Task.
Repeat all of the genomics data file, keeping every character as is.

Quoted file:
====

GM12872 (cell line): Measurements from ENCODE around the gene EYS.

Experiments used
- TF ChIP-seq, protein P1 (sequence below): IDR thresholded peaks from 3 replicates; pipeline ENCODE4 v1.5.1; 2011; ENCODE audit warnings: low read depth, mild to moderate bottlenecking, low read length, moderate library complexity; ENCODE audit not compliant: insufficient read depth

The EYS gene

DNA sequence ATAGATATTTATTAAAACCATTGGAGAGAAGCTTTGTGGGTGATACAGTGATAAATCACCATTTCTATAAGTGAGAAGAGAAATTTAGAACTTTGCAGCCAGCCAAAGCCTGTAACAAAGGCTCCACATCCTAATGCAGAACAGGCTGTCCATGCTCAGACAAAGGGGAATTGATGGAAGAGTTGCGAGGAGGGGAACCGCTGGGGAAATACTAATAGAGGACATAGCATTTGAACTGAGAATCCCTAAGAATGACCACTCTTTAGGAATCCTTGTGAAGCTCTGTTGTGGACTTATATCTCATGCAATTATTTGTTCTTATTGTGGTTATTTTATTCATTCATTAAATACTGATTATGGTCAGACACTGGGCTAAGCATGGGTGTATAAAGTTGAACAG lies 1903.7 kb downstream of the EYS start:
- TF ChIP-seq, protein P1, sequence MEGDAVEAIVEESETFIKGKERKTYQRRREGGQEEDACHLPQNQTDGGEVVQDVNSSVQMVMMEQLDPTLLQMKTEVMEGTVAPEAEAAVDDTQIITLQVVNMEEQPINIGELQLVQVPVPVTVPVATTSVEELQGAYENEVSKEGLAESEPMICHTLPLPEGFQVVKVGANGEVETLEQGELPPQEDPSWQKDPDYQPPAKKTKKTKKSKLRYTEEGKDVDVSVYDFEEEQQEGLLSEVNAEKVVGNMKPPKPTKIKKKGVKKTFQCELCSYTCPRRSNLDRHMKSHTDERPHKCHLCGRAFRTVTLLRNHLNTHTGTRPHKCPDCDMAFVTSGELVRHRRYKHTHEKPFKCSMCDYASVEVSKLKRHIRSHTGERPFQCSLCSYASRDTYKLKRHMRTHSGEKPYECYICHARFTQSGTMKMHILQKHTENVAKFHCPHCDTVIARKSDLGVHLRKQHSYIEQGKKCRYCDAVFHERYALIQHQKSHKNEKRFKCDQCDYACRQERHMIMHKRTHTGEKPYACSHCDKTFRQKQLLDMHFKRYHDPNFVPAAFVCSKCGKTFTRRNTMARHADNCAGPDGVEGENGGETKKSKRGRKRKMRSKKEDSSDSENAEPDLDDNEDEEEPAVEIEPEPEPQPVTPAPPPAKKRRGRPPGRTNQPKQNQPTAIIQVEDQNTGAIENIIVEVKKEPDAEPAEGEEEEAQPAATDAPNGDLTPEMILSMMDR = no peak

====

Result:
GM12872 (cell line): Measurements from ENCODE around the gene EYS.

Experiments used
- TF ChIP-seq, protein P1 (sequence below): IDR thresholded peaks from 3 replicates; pipeline ENCODE4 v1.5.1; 2011; ENCODE audit warnings: low read depth, mild to moderate bottlenecking, low read length, moderate library complexity; ENCODE audit not compliant: insufficient read depth

The EYS gene

DNA sequence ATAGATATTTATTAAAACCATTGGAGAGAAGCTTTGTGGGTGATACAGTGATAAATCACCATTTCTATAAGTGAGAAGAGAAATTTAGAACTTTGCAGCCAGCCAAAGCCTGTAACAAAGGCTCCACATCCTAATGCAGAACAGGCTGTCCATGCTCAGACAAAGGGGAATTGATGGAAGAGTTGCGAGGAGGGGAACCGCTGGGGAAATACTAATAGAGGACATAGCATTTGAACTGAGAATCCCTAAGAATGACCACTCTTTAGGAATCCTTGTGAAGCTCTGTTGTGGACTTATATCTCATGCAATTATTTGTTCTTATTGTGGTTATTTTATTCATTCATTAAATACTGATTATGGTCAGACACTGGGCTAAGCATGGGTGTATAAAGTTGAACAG lies 1903.7 kb downstream of the EYS start:
- TF ChIP-seq, protein P1, sequence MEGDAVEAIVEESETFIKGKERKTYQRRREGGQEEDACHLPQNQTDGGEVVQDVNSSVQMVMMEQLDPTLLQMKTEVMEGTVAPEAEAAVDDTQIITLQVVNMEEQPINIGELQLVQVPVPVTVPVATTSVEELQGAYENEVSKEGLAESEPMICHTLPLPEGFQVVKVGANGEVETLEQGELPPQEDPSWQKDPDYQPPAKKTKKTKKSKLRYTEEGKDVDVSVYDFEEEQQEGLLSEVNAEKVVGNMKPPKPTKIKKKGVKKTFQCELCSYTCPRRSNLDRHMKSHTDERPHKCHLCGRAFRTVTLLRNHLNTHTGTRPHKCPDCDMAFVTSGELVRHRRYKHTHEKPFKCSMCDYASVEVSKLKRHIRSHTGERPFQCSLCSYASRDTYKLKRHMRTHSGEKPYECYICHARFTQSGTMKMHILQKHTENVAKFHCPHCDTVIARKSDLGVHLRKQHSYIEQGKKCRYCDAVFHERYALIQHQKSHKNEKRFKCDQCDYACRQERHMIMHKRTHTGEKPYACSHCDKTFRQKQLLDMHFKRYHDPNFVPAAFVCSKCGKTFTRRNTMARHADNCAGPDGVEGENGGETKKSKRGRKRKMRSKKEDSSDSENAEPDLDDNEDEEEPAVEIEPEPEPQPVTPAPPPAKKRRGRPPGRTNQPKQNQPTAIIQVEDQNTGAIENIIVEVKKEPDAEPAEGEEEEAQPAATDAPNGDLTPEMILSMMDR = no peak